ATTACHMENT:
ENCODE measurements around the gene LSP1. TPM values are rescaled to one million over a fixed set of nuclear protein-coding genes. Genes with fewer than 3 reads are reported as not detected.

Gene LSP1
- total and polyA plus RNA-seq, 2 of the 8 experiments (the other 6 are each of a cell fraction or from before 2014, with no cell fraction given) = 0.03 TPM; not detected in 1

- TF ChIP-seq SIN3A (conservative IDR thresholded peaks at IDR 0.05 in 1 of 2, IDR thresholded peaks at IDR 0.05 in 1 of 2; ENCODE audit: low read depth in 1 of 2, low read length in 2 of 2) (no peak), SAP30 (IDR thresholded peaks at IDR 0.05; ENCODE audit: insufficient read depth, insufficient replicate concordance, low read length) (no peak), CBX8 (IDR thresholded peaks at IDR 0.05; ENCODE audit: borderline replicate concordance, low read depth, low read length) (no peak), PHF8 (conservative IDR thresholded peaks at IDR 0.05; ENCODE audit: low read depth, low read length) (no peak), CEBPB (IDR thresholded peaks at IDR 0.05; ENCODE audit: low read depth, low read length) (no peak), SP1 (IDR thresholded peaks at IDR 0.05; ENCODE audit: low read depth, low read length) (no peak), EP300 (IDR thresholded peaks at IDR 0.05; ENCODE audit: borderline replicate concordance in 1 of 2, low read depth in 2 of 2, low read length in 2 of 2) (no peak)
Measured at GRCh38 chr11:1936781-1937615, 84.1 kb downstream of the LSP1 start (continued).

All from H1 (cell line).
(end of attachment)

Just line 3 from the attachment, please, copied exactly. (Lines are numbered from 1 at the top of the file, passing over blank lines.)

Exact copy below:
- total and polyA plus RNA-seq, 2 of the 8 experiments (the other 6 are each of a cell fraction or from before 2014, with no cell fraction given) = 0.03 TPM; not detected in 1